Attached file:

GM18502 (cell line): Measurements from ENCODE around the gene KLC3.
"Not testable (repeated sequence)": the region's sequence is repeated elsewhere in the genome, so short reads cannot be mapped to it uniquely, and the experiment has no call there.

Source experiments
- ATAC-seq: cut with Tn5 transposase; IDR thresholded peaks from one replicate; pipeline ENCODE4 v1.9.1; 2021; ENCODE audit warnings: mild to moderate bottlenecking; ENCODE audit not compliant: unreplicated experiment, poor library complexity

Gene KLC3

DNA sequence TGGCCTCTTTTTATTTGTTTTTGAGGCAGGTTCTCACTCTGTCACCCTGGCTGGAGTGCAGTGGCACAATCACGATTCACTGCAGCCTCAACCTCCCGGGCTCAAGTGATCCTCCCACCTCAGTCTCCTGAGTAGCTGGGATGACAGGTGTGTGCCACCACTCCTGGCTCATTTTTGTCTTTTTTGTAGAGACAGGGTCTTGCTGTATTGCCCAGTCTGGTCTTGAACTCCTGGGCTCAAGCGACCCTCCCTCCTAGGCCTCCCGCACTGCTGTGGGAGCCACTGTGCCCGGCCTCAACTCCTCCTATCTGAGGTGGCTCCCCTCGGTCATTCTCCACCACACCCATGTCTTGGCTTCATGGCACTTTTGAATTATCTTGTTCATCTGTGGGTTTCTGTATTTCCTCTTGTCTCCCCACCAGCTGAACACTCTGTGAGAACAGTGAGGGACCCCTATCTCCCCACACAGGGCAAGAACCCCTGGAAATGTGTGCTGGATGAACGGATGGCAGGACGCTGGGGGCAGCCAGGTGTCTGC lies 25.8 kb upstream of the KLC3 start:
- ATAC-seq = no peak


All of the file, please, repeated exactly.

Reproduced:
GM18502 (cell line): Measurements from ENCODE around the gene KLC3.
"Not testable (repeated sequence)": the region's sequence is repeated elsewhere in the genome, so short reads cannot be mapped to it uniquely, and the experiment has no call there.

Source experiments
- ATAC-seq: cut with Tn5 transposase; IDR thresholded peaks from one replicate; pipeline ENCODE4 v1.9.1; 2021; ENCODE audit warnings: mild to moderate bottlenecking; ENCODE audit not compliant: unreplicated experiment, poor library complexity

Gene KLC3

DNA sequence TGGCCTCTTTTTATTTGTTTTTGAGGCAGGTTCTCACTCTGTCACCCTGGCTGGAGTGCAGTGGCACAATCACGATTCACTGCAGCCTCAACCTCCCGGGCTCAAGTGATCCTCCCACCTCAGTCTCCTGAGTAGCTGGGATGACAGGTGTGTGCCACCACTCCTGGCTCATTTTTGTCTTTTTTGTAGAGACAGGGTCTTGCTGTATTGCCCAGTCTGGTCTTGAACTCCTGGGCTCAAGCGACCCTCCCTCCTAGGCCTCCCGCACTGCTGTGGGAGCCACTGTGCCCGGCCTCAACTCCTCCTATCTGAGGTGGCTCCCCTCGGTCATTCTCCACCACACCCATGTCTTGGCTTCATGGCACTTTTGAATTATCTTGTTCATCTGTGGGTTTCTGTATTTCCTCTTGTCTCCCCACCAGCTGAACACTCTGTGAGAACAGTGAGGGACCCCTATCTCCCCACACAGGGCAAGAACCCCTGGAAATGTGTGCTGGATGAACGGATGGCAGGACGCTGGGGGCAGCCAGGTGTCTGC lies 25.8 kb upstream of the KLC3 start:
- ATAC-seq = no peak